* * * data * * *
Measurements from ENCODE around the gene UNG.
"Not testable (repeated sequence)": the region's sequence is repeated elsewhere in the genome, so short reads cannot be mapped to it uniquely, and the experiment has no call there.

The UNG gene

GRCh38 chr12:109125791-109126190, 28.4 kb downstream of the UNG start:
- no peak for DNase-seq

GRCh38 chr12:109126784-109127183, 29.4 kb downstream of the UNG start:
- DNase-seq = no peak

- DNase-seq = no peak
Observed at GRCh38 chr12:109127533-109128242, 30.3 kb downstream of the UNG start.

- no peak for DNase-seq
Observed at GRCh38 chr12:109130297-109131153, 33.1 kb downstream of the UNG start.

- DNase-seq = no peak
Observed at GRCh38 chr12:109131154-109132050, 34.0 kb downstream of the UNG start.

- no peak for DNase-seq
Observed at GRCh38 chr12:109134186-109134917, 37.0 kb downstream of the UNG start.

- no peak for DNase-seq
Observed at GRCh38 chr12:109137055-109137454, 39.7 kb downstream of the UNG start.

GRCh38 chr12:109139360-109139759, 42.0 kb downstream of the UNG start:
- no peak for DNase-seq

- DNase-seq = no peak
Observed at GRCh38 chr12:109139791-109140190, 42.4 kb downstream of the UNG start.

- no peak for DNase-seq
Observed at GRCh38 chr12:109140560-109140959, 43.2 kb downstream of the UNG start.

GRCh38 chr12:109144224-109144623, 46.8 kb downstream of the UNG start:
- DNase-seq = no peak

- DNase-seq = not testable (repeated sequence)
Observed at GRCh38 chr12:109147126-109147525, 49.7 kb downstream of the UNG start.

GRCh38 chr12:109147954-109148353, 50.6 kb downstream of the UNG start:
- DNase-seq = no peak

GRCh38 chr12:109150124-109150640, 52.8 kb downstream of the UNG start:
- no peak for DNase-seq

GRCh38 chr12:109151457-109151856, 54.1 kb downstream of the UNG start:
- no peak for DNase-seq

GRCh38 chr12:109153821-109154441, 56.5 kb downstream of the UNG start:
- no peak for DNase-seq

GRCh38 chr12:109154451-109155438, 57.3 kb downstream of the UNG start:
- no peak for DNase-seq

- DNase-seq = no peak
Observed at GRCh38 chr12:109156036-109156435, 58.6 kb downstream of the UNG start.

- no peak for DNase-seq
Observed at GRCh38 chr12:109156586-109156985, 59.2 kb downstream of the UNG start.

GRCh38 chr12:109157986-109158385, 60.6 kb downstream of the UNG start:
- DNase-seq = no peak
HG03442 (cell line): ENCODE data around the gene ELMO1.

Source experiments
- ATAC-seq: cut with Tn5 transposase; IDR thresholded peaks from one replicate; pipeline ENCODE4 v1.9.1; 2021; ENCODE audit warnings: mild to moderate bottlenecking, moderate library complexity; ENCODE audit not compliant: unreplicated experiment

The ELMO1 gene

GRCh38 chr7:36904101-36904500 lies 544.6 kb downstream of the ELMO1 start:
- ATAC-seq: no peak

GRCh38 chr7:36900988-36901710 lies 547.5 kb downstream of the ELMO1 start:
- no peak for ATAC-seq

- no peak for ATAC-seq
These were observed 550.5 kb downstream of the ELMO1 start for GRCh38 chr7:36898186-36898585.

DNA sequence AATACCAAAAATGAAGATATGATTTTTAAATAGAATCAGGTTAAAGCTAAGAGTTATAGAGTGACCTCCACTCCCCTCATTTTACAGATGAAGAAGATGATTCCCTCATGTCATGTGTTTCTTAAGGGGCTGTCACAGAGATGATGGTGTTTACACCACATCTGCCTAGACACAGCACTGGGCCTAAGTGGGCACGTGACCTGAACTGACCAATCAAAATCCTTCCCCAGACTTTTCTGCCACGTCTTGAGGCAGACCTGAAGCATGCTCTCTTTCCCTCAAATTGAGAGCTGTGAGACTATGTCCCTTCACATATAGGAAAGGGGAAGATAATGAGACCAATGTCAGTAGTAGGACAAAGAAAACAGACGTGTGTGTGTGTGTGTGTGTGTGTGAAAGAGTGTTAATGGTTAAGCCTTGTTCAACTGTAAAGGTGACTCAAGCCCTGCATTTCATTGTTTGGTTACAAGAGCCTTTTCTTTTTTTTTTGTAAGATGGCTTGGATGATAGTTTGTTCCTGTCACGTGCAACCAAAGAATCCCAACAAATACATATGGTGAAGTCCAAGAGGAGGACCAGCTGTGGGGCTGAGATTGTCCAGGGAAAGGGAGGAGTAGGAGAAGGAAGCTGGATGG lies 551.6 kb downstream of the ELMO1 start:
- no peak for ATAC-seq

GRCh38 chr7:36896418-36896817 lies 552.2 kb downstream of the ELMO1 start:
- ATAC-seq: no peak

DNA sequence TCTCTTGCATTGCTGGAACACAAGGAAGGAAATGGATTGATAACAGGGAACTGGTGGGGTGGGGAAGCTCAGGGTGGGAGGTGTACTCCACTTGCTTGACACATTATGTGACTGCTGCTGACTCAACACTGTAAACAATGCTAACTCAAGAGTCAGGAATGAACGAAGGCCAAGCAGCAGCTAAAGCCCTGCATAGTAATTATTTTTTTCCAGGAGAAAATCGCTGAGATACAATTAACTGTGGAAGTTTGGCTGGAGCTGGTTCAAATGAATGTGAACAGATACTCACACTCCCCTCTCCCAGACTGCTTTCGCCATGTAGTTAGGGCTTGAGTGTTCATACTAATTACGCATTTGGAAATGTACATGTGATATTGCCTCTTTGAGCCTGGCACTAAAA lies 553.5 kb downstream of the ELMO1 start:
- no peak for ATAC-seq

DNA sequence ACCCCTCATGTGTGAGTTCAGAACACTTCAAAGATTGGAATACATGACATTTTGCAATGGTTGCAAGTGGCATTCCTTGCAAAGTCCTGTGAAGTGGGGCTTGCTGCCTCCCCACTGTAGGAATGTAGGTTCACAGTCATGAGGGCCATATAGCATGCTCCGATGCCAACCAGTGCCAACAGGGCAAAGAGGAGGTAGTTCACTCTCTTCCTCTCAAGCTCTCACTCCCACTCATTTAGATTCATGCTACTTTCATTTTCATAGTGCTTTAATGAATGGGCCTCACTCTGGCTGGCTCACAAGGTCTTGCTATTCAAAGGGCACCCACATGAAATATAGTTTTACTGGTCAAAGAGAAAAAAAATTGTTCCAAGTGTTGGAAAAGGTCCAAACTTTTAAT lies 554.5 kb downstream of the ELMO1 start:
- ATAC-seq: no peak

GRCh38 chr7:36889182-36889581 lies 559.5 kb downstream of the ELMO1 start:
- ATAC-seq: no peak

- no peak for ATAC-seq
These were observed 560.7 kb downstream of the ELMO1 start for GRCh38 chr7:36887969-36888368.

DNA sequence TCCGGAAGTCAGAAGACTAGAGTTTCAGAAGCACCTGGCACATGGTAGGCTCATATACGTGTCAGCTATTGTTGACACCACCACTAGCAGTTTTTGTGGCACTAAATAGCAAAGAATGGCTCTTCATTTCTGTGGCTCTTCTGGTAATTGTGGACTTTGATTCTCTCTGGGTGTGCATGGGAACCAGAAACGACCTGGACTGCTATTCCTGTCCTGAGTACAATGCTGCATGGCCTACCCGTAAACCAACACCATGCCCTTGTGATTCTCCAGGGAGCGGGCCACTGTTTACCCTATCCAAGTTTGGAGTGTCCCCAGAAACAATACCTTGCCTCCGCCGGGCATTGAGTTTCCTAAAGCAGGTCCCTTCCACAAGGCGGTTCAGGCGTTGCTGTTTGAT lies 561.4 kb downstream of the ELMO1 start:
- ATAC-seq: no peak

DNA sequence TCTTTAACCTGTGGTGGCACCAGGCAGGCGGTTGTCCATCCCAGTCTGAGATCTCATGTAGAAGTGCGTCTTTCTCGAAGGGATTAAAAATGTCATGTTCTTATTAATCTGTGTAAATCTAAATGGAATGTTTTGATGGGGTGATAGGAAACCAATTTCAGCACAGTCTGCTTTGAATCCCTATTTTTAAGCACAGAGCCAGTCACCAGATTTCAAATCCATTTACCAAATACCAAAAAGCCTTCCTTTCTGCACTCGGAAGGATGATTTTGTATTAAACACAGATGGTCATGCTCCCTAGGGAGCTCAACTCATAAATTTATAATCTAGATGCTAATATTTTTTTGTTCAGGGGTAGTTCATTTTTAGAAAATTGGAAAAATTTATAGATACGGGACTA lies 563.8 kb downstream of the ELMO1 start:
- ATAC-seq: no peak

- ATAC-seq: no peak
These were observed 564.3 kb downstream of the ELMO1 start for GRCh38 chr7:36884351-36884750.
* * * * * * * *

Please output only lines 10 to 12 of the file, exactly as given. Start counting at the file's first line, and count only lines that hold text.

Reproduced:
- no peak for DNase-seq
Observed at GRCh38 chr12:109130297-109131153, 33.1 kb downstream of the UNG start.

- DNase-seq = no peak